Dale Gies farms about 8 miles south of Moses Lake, Washington. For six years he has been using a two-year rotation of wheat and potatoes with good results. He attributes much of his success to the use of a white mustard green manure crop between the wheat and potatoes. He believes that the mustard makes this short rotation possible. From 1999 to 2001 WSU Extension worked with Gies to document the benefits of the mustard and to investigate the possibility of eliminating fumigant treatments on his best fields.
The specifics of the Gies system are outlined here: Gies System Profile (pdf)
On-farm research results 1999-2001 are outlined here and explained further in the text below: Gies Research Results (pdf)
Explanation of On-farm Research Results
Potato Yields/Fumigant Replacement Trials
- All the fields where the research took place had been in the two year rotation (see Gies System Profile above) for at least six years.
- There were no treatments without mustard. The data shows that there is no benefit from using metam sodium, in this rotation, and after a mustard green manure crop.
- Because the Russet Norkotah potato is a shorter season variety than most potatoes used for processing, and because it is being grown for fresh market where certain quality characteristics are not as important (specific gravity, surface markings by nematodes) the results should not be extended to rotations of longer season potatoes such as Russet Burbank, Umatilla, or Ranger.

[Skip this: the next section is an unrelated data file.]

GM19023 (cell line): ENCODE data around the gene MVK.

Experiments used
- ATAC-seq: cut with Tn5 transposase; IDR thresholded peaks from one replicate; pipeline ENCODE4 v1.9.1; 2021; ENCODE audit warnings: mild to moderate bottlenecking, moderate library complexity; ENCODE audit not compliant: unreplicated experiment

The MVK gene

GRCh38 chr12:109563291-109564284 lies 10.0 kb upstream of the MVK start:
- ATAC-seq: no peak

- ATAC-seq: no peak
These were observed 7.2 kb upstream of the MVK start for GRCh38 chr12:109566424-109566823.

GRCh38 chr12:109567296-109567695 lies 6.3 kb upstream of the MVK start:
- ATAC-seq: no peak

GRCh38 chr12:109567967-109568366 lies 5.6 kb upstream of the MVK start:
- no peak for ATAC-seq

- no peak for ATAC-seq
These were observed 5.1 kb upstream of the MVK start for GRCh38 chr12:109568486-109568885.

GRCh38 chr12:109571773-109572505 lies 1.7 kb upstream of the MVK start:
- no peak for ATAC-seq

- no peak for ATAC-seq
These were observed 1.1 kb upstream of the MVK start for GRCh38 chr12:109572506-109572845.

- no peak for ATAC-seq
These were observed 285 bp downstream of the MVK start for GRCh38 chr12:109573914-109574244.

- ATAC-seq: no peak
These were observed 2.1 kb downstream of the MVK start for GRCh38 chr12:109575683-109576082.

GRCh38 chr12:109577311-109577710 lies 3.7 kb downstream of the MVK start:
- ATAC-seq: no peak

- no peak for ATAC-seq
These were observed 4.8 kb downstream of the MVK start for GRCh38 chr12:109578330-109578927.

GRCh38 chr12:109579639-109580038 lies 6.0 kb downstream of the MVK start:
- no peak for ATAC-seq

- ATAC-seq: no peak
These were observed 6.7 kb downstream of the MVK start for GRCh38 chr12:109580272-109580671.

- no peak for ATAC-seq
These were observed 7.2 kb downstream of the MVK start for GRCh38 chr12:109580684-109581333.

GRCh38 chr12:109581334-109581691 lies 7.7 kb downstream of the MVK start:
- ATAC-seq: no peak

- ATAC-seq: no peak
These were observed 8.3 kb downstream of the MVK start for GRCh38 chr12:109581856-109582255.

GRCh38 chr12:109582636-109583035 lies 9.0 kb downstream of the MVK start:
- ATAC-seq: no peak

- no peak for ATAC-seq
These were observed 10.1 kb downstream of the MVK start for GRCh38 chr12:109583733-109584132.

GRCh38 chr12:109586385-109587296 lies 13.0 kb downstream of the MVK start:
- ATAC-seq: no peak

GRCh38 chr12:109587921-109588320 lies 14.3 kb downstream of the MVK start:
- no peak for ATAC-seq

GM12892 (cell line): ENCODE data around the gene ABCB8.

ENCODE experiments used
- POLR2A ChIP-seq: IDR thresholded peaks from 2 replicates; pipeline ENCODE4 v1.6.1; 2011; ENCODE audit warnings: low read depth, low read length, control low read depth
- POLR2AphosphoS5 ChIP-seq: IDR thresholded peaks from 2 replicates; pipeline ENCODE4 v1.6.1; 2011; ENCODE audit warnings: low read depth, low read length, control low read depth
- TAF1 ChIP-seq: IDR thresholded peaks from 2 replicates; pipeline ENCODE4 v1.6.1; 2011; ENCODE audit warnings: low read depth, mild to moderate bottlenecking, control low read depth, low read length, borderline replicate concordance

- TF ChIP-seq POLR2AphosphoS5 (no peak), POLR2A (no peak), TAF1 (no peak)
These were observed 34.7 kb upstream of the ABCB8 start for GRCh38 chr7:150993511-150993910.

- Yields were measured from hand dug, 10′ sections of the same row when possible. Where skips occurred in the sample row, adjacent rows were used.
Mustard Green Manure Crop Estimated Variable Costs
- The costs are calculated for a specific system (see Gies System Profile above) and may be different in other systems.
- These are cash costs, which do not include the cost of ownership of the machinery used in field operations. The costs for custom work will be higher.
Green Manure Trials
- 1999 and 2000 measurements were taken in commercial fields. 2001 measurements were taken from smaller plots.
- All 2001 entries had no hard or dormant seed.
Mustard Planting Date and Mustard Nitrogen Response Trials
- These are only only year’s data and should be used with caution.
Soil Quality Measurements
- Infiltration times were taken using 6″ rings and 1″ of ponded water, applied repeatedly. At least 8 replications were used in each measurement and then averaged.